Over the past few years, the number of coconut oil jars occupying the shelves of grocery stores has rapidly increased in response to the many health benefits that have been claimed for it. Although some of these claims are still the subject of controversial debates, some skin benefits of eating coconut oil have been supported by studies and testimonials. These studies suggest that coconut oil may be a useful dietary addition for anyone trying to achieve healthy skin naturally.

Eating coconut oil

Lilly Wallace

Dermatologists recommend following a diet rich in anti-inflammatory nutrients, as many skin disorders, such as acne, are caused by inflammation. Coconut oil has displayed an inhibitory effect on chronic inflammation. Both capric acid and lauric acid, which are present in coconut oil, have strong anti-inflammatory properties, and have been proven to be effective against Propionibacterium acnes, a commensal bacterium that is thought to be involved in acne inflammation.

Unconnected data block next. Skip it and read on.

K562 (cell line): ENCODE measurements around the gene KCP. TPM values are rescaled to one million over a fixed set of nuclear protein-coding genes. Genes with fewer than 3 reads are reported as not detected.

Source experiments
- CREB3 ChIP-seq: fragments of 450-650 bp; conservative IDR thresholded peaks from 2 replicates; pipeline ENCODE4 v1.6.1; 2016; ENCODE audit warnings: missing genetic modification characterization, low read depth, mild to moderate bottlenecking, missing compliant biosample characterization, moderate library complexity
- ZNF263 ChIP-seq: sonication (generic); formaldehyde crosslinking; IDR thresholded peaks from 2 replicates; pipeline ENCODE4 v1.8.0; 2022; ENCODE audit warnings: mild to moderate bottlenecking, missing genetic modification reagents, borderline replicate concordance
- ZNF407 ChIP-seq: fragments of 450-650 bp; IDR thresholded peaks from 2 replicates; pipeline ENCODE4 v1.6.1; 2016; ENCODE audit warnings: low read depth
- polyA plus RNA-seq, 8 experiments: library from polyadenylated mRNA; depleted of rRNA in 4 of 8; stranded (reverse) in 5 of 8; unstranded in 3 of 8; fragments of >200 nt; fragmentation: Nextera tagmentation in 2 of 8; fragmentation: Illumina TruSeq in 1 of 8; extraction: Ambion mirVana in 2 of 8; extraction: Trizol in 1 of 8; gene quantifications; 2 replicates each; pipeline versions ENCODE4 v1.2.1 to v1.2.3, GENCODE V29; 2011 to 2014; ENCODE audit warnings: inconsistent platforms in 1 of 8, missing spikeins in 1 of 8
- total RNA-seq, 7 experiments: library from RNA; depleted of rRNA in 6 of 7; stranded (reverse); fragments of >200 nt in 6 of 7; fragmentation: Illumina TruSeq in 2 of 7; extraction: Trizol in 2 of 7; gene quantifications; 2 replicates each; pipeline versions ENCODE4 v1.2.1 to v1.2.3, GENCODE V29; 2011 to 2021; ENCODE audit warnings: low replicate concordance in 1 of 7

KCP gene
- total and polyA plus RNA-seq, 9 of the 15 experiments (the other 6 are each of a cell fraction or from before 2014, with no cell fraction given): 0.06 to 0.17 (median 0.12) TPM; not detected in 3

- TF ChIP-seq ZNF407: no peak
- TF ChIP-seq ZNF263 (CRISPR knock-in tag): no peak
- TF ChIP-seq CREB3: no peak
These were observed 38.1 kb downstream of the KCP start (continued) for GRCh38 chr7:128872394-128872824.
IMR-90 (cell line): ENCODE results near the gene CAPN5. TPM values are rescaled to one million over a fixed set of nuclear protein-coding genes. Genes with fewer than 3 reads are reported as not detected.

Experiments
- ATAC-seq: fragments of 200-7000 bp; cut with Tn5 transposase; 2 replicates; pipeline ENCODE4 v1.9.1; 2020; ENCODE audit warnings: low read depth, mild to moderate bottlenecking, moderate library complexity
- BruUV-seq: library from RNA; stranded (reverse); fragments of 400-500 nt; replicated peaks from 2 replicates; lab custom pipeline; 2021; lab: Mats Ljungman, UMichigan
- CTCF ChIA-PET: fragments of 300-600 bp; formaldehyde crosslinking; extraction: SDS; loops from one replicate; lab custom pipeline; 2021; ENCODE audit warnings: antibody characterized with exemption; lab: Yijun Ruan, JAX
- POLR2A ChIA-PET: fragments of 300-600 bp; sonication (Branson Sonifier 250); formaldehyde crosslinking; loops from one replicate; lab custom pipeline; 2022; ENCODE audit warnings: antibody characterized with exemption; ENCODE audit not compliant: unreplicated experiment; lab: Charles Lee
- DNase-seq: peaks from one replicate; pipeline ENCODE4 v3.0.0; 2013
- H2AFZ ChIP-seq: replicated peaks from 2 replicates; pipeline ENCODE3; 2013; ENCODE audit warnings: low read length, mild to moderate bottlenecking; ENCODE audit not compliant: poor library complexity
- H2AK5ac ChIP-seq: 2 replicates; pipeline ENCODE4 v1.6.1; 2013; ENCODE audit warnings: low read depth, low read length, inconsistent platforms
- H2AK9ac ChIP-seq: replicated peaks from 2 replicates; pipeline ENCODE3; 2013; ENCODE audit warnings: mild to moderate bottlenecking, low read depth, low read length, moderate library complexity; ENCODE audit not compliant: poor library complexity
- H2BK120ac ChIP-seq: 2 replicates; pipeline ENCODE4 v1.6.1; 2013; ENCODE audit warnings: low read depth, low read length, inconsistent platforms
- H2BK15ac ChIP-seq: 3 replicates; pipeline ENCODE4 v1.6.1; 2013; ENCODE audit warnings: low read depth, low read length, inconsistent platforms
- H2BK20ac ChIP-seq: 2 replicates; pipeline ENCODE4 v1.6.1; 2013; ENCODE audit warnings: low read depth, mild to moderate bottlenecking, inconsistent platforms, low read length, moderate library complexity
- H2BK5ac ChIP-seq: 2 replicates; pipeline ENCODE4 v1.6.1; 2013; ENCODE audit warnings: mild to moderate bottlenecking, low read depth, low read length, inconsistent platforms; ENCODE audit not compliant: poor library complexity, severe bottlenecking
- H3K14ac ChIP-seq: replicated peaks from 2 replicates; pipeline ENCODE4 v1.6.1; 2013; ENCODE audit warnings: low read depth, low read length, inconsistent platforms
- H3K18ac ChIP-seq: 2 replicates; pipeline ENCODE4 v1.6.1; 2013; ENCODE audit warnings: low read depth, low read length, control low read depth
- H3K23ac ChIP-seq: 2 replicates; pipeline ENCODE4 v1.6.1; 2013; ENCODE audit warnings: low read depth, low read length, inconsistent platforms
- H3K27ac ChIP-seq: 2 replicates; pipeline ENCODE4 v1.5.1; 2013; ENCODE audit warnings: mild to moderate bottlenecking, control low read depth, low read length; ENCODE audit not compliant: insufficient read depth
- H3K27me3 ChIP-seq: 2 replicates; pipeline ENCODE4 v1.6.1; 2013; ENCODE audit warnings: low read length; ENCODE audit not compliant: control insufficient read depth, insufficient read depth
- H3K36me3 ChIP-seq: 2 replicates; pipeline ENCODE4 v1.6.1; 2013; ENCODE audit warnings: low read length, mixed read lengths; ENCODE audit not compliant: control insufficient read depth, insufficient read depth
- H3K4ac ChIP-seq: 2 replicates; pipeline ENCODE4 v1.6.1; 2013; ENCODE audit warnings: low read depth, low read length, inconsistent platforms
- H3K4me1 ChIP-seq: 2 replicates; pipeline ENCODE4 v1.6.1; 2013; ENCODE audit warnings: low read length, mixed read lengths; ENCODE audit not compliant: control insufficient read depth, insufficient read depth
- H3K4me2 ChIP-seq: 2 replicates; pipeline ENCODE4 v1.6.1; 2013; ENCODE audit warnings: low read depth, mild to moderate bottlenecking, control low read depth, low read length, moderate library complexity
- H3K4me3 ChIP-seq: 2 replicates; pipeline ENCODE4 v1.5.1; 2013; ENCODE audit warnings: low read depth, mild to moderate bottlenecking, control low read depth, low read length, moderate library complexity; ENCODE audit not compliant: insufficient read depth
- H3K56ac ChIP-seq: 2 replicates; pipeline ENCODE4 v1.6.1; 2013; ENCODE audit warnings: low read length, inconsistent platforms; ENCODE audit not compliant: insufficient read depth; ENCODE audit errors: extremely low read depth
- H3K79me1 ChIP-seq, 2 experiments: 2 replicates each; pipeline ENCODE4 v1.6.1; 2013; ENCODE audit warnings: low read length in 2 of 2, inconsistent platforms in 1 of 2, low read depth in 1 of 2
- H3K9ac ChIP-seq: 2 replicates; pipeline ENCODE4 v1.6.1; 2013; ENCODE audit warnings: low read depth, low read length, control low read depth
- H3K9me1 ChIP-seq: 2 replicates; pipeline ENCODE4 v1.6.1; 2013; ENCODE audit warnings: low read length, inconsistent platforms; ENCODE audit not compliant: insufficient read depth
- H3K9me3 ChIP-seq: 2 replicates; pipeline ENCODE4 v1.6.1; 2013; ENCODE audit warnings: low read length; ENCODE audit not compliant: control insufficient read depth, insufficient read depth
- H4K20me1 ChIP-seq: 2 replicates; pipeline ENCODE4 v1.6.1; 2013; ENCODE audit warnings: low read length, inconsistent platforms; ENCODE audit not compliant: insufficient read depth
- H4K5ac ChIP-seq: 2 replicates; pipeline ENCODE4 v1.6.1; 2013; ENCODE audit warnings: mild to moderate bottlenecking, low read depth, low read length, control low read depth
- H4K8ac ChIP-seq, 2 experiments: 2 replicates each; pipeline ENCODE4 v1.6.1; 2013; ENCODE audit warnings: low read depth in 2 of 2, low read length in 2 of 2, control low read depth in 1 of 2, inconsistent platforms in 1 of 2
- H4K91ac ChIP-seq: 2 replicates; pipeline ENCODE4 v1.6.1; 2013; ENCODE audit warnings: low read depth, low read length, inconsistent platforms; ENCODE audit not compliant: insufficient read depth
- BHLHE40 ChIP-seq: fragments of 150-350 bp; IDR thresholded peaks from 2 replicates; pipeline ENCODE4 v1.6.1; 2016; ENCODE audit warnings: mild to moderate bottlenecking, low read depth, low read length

Eating a diet rich in antioxidants is considered essential to having healthy skin. Antioxidants protect the cells from the harmful effects of free radicals, which are responsible for collagen damage, and consequently, premature aging (such as wrinkling).

Being rich in polyphenols, which are powerful antioxidants, coconut oil may contribute to restore the antioxidant balance and reduce inflammation, as a study showed. Polyphenols have also been studied for their photo-protective properties and have been proven to be an effective supplement for sunscreen protection, reducing the risk of UV-induced inflammation. Because of its high saturated fat content, doctors used to advise against eating coconut oil; however, recent studies suggest that saturated fat may be beneficial.

Checking skin in mirror

Lilly Wallace

Lab data suggests that coconut oil may be used as alternative treatment to the conventional antibiotic therapy for acne vulgaris because the bacteria responsible for the formation of this type of acne is sensitive to lauric acid. Lauric acid, which has strong, documented bactericidal properties is present in coconut oil in high amounts and has been shown to have even stronger antimicrobial properties than that of benzoyl peroxide, an ingredient commonly used in acne treatment.

Tips

Avoid coconut oil that is hydrogenated or partially hydrogenated as it may contain synthetic trans-fats.